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The Great Train Robbery. Today 1963.

Just after 3am on August 8th 1963, a 12 carriage Post Office train stopped at a red light in the village of Ledburn, near Leighton Buzzard, Buckinghamshire.

Twenty minutes later, a van, two Land-Rovers and a gang of fifteen robbers fled the scene with £2.6 million in cash. In today's money that would be worth about £53 million.

No firearms were used in the haul, but the train driver, Jack Mills was hit over the head with a metal bar. He never fully recovered from his injuries and the incident led to the end of his career.

At 6.50pm the previous evening, the 'travelling post office' train left Glasgow Central, heading to London Euston via the West Coast main line. 72 Post Office staff worked throughout the night on the train, sorting mail in readiness for unloading at station postage hooks and in London the next morning. The station hooks and bags allowed the train to drop off sorted mail and pick up postbags without actually stopping the train.

Months before the raid a Post Office worker from Salford, tipped off a South London criminal gang using a solicitor's clerk as an intermediary. The Salford worker had detailed knowledge of the sums of money transferred on the front carriage of the train, known as the high value packages carriage (HVP carriage). Ordinarily, these carriages carried in the region of £300,000, but as the previous weekend had been a Bank Holiday, the carriage on the day of the robbery was carrying between £2.5 and £3 million.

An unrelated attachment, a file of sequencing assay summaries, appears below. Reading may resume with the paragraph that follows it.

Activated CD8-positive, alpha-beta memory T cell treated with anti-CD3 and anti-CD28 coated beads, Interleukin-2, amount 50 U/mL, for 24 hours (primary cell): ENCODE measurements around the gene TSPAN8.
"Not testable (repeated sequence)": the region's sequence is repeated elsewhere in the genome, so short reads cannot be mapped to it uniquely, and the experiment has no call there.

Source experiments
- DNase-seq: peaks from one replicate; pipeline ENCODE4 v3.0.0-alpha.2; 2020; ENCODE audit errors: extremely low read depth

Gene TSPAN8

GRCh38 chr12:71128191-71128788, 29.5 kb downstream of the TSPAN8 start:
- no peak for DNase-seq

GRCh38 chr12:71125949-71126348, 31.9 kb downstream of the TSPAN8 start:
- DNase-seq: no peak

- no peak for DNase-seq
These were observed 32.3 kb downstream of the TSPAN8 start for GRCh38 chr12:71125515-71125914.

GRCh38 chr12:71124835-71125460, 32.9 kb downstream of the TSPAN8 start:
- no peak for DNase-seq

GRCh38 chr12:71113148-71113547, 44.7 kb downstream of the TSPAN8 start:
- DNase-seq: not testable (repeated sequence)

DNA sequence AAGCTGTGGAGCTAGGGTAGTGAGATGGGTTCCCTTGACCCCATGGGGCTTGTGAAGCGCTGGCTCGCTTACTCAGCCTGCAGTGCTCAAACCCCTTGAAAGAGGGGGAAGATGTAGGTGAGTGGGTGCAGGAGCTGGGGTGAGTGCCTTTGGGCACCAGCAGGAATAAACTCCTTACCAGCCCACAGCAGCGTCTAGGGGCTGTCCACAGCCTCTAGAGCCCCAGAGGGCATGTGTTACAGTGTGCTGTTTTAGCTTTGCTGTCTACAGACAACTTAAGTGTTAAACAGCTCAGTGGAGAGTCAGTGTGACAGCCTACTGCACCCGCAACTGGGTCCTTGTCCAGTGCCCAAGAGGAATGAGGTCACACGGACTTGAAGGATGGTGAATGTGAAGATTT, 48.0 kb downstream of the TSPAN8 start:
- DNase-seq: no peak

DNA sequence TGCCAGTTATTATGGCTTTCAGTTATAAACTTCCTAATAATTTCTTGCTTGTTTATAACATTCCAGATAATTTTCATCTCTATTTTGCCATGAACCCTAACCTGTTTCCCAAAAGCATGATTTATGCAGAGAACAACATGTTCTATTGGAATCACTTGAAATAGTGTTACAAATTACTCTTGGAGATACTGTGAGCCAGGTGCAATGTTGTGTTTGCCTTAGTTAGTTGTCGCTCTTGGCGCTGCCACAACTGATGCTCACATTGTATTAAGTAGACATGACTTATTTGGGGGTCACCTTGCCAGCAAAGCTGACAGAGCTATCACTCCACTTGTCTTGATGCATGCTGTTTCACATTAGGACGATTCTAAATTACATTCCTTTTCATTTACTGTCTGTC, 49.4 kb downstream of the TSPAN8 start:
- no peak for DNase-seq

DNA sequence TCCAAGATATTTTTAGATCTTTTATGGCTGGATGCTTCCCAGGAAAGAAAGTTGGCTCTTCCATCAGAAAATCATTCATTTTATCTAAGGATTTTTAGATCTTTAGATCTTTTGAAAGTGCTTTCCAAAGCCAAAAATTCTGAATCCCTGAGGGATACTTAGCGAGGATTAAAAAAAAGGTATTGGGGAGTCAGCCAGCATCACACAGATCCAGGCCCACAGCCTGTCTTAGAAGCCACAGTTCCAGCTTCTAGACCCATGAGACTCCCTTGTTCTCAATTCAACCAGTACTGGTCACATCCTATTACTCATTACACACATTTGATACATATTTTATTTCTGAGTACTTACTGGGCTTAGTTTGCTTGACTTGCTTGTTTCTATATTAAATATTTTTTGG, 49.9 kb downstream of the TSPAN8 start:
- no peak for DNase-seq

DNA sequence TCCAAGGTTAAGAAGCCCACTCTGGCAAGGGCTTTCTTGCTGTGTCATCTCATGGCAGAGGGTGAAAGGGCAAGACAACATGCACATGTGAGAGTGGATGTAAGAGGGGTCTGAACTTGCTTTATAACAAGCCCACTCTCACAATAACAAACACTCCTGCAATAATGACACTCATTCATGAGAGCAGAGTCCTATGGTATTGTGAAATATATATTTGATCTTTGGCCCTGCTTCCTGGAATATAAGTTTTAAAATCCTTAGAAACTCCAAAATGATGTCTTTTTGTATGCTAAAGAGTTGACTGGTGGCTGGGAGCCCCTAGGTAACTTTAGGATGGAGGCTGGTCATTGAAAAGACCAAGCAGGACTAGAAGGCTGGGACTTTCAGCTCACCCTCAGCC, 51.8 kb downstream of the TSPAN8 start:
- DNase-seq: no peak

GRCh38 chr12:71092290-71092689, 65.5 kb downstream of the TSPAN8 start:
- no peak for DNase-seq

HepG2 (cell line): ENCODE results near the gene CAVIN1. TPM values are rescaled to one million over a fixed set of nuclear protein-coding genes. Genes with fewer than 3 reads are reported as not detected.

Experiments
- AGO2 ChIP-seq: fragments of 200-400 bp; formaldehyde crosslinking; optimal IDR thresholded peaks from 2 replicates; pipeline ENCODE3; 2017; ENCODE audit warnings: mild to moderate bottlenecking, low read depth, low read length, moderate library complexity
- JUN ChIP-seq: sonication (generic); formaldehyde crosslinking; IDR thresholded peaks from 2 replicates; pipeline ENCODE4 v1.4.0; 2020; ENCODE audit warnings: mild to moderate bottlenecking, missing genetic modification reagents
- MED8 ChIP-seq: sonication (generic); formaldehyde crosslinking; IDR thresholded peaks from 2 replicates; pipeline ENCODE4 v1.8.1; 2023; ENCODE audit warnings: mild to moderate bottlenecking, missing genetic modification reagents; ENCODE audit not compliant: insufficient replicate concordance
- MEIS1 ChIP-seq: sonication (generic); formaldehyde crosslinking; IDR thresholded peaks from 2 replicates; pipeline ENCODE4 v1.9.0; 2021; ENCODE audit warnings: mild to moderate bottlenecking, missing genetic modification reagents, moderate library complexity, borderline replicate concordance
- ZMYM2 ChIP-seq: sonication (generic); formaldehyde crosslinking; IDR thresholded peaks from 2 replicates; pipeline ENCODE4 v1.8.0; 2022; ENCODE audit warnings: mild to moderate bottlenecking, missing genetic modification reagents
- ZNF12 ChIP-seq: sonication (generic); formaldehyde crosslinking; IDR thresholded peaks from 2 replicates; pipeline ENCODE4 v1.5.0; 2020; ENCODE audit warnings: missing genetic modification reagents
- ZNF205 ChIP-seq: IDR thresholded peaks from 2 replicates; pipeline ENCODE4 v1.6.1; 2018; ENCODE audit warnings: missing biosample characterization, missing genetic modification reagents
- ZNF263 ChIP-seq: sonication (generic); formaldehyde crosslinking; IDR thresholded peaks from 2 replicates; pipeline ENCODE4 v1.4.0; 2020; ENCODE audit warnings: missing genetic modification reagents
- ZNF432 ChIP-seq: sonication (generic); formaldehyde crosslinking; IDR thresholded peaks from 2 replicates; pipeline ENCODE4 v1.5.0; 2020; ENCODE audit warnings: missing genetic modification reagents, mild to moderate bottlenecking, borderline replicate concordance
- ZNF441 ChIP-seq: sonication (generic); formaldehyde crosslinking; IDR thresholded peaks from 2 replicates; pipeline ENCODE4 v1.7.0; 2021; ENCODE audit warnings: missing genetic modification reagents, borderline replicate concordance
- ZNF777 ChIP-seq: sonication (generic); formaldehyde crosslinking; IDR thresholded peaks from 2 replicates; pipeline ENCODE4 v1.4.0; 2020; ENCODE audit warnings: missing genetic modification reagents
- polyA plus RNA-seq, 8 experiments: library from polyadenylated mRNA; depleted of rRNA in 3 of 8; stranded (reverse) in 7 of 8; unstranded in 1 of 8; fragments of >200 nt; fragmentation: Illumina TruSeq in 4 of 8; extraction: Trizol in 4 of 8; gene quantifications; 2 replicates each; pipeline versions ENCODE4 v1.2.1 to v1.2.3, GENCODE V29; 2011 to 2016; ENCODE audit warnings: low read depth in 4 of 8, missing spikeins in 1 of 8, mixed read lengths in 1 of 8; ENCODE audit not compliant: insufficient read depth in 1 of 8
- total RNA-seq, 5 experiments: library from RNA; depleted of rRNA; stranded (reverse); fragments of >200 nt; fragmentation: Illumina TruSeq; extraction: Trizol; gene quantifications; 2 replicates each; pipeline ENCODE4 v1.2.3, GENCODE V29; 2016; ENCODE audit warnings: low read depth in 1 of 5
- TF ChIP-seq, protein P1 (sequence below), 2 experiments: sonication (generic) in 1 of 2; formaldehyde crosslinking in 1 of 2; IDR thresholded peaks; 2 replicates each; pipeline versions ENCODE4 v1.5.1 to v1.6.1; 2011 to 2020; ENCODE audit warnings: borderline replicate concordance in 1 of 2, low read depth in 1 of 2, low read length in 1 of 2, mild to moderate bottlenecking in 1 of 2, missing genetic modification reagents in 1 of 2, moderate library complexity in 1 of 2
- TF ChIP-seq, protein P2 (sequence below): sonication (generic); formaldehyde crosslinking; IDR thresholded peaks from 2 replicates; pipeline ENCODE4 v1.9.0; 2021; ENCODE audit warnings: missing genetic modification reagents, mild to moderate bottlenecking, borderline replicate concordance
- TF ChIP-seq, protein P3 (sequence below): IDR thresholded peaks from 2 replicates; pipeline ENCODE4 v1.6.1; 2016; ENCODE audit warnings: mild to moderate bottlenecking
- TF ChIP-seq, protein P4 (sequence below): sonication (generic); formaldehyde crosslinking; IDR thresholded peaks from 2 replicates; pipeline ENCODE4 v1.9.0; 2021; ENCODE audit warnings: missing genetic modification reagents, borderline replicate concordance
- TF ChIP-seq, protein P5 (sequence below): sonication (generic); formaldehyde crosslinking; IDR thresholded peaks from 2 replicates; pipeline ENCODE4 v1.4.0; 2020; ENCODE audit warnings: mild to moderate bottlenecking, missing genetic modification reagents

To add spice to the story, by chance, the HVP carriage that day was an old style back-up carriage. It had no bars, specialised locks or particular security features on it making entry for the gang easy.

The robbers brought the train to a standstill by attaching a battery to a signal to turn the red signal light on, they boarded the driver's carriage clubbing Mills, rendering him semi-conscious. They had brought a retired train driver with them to shuttle the engine to a bridge half a mile up the line, but he couldn't drive this particular model, so Mills was forced to.

The gang made a human chain and moved the bags into their lorry, which they then took to a farmhouse about 40 minutes away that they had bought as a hideaway.

The police eventually came to the crime scene and one of the victims said that they had been told not to raise the alarm for at least 30 minutes. The police guessed that this meant that the gang would have gone to ground at a distance of about 30 minutes driving. They were right.

The robbers left the farmhouse the following day rather than the original four day plan, and the police found the empty farmhouse, with the abandoned vehicles, wiped free of fingerprints, and a Monopoly board game left in the house.

Famously, the gang had played the game while they were hiding, using real money instead of Monopoly money.

Eventually most of the gang were caught and jailed, but most of the money was never recovered. Some escaped from prison, and flew to South America, most notably Ronnie Biggs and Buster Edwards. The 1988 film Buster, starring Phil Collins can be bought on DVD here.

The robbery changed the lives of many, but today i wanted to give a respectful nod to Jack Mills, a working man, just doing his job.

Thanks for reading.